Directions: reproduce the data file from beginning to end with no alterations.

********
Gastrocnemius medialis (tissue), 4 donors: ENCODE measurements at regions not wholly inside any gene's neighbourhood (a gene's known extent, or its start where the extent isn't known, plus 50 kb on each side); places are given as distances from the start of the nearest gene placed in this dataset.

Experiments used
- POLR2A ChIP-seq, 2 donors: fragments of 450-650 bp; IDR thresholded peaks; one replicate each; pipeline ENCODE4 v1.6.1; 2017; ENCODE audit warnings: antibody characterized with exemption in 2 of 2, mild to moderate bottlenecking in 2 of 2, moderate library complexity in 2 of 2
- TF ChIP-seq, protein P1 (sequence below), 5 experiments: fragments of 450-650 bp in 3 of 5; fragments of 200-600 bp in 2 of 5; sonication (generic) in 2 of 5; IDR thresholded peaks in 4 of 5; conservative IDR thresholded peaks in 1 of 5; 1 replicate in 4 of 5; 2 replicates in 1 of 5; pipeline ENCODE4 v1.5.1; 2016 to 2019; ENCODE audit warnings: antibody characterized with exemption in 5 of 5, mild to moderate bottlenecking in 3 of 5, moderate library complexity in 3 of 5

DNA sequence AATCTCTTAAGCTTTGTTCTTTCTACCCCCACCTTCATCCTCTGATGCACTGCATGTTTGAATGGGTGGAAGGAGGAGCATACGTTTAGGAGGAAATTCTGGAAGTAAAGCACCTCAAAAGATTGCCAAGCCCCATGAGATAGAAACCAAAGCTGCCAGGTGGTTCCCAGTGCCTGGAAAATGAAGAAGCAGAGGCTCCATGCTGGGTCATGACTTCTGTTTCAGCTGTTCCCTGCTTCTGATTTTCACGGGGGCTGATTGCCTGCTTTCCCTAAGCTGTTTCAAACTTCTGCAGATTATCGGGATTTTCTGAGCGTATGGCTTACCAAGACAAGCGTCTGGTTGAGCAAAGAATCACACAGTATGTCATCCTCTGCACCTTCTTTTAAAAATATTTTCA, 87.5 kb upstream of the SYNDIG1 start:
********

Gastrocnemius medialis (tissue), 4 donors: ENCODE measurements at regions not wholly inside any gene's neighbourhood (a gene's known extent, or its start where the extent isn't known, plus 50 kb on each side); places are given as distances from the start of the nearest gene placed in this dataset.

Experiments used
- POLR2A ChIP-seq, 2 donors: fragments of 450-650 bp; IDR thresholded peaks; one replicate each; pipeline ENCODE4 v1.6.1; 2017; ENCODE audit warnings: antibody characterized with exemption in 2 of 2, mild to moderate bottlenecking in 2 of 2, moderate library complexity in 2 of 2
- TF ChIP-seq, protein P1 (sequence below), 5 experiments: fragments of 450-650 bp in 3 of 5; fragments of 200-600 bp in 2 of 5; sonication (generic) in 2 of 5; IDR thresholded peaks in 4 of 5; conservative IDR thresholded peaks in 1 of 5; 1 replicate in 4 of 5; 2 replicates in 1 of 5; pipeline ENCODE4 v1.5.1; 2016 to 2019; ENCODE audit warnings: antibody characterized with exemption in 5 of 5, mild to moderate bottlenecking in 3 of 5, moderate library complexity in 3 of 5

DNA sequence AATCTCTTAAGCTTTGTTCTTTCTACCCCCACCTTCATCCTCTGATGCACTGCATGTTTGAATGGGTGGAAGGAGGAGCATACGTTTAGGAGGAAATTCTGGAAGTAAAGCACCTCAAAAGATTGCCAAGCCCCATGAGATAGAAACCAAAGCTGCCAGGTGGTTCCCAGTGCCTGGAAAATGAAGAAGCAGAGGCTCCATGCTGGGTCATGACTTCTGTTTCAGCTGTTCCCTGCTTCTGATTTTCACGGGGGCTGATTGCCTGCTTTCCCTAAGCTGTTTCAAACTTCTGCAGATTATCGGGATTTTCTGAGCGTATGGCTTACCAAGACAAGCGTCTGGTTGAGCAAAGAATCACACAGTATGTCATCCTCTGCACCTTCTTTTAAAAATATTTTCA, 87.5 kb upstream of the SYNDIG1 start: